There are consequences though in using the collective noun as a shorthand through a discussion because details can be excluded for lack of image, voice or words to describe them. In this regard the presentations by Carla Fehr and Sergio Sismondo seemed to me to offer a route toward opening some of the undisclosed contents of our discussion at the conference by providing a space for perspectives not voiced or otherwise missing. Sismondo spoke of the subtleties of the production of bias within the research of the pharmaceutical industry. Not only could segments of trial tests be excluded if producing the 'wrong' kind of results but the practice of ghost-writing scientific papers had become normalized, calling into question the authenticity of authorship and the community endeavor of peer review. Fehr spoke of the idea of ignorance in relation to racial and gender exclusion. She called the excruciating histories of beliefs about women the "parade of the dreadfuls", exposing ignorance within best practice research. The difference between ignorance as oversight and 'ignoring' as an active construction is hard to discern, allowing subtleties in patterns of exclusion to emerge and become normalized.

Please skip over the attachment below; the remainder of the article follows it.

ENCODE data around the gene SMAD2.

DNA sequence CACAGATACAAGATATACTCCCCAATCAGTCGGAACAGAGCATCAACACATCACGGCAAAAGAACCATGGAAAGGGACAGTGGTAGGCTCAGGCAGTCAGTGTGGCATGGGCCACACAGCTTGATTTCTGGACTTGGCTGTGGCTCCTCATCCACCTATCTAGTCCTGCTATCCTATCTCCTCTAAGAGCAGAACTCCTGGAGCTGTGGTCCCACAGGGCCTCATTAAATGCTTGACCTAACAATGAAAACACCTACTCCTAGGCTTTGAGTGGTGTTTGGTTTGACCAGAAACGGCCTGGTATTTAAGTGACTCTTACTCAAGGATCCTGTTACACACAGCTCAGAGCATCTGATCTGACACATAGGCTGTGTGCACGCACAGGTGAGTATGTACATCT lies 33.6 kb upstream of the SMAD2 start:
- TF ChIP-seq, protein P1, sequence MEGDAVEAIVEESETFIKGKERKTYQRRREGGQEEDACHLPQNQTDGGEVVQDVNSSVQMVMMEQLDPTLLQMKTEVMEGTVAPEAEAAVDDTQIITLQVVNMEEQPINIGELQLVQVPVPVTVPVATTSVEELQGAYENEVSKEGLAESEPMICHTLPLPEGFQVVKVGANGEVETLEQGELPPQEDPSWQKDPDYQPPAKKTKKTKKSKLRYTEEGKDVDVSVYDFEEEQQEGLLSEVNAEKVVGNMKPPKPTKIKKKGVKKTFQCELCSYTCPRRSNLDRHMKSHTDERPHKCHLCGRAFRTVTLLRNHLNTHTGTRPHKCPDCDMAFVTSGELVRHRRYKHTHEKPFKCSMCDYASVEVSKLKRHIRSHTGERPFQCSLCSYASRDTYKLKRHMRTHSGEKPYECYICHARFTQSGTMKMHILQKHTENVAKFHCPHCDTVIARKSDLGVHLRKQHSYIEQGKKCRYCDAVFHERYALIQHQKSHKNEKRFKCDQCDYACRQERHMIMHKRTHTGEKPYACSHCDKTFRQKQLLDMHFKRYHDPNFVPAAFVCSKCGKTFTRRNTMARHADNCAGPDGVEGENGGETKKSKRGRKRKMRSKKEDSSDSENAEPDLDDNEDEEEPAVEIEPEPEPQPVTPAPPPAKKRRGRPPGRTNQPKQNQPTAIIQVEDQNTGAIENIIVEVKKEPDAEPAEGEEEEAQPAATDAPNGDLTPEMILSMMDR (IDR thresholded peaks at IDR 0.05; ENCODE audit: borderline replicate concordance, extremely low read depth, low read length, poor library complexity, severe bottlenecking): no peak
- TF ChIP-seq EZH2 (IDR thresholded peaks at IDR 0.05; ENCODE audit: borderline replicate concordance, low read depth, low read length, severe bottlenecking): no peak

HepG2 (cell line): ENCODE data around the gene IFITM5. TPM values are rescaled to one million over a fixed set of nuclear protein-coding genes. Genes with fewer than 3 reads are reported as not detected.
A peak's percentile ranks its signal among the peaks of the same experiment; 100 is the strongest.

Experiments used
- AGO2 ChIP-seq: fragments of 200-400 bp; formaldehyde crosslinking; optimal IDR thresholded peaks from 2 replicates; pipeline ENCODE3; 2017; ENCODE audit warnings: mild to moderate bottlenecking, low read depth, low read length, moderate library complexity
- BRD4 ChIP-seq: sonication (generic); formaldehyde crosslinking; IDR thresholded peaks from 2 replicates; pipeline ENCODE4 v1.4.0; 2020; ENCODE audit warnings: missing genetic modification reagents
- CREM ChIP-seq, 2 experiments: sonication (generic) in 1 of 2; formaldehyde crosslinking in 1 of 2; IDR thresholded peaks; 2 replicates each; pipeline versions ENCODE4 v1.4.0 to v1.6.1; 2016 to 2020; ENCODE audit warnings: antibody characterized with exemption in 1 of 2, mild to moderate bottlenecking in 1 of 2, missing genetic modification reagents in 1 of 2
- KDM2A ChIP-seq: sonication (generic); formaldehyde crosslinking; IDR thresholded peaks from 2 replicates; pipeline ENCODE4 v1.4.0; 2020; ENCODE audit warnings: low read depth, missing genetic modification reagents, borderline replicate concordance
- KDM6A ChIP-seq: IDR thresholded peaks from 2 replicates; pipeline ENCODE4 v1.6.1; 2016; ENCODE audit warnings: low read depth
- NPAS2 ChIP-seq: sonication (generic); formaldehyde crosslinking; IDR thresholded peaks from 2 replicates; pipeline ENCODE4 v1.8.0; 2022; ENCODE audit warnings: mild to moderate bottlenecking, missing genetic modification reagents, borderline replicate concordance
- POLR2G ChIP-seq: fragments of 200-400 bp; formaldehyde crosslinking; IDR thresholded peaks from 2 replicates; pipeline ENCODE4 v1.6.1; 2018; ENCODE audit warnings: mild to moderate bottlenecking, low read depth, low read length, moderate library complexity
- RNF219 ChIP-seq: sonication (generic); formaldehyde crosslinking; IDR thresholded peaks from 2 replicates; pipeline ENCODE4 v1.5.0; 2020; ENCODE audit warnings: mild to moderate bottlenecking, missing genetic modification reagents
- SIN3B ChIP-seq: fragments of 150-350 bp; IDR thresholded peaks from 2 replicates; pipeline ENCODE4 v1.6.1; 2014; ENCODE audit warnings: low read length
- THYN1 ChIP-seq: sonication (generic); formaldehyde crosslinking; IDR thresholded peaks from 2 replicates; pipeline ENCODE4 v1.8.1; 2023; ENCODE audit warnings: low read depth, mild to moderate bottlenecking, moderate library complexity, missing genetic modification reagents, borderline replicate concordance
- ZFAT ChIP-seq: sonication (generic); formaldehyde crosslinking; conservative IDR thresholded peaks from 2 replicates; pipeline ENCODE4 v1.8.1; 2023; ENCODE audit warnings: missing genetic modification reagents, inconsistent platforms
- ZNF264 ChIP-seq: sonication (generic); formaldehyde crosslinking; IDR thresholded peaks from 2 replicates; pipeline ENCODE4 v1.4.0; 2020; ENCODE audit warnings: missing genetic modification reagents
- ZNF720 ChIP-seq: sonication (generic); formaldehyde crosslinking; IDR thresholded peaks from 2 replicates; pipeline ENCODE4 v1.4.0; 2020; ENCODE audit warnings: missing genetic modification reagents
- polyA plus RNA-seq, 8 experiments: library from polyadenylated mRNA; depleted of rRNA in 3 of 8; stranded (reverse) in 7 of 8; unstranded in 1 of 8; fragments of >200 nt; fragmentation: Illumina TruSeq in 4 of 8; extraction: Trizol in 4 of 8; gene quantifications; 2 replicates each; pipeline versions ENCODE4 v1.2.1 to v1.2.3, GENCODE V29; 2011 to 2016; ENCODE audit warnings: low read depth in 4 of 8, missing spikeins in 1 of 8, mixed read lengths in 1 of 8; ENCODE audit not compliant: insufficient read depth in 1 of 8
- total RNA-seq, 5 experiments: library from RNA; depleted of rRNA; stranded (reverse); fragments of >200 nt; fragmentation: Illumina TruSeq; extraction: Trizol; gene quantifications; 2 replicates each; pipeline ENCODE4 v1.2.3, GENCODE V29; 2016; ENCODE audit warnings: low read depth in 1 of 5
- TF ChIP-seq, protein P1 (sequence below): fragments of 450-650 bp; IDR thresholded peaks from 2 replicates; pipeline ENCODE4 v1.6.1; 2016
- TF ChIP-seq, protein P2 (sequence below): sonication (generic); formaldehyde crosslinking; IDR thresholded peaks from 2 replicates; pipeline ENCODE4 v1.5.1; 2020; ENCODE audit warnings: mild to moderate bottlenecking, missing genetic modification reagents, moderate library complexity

The idea of bias and the idea of ignorance, it seemed to me, were offered as perspectives to the Science and Society conference with which to critically discern tendencies that could emerge within our own discussions. Bias could for instance suggest a favouring toward that which can be seen, researched and talked about, toward that which already has a vocabulary and involves persons who belong identifiably to specific groups. It may inevitably be easier to talk about science than to talk about society. In this regard, the idea of ignorance can become a starting point to open a discussion about the 'dark matter' of the science and society discussion: that which cannot be seen or named, that flits and changes its mind, is between states, is not exactly scientific or disciplined or available to be research. In my own pursuit of accessing realms of affect of space technology, the artistic approach has provided a means of making visible that which is otherwise elusive by foregrounding viewpoint and experience. In our efforts to get close to the spacecraft Chandrayaan through the Moon Vehicle project much creative work was produced such as drawings. A drawing can provide an index of the first-person experiential viewpoint always present but perennially overlooked when discussions of publics are allowed to become generalised. A drawing becomes an act of resistance to the sublation of "I" within the anonymity invoked by the term 'publics'.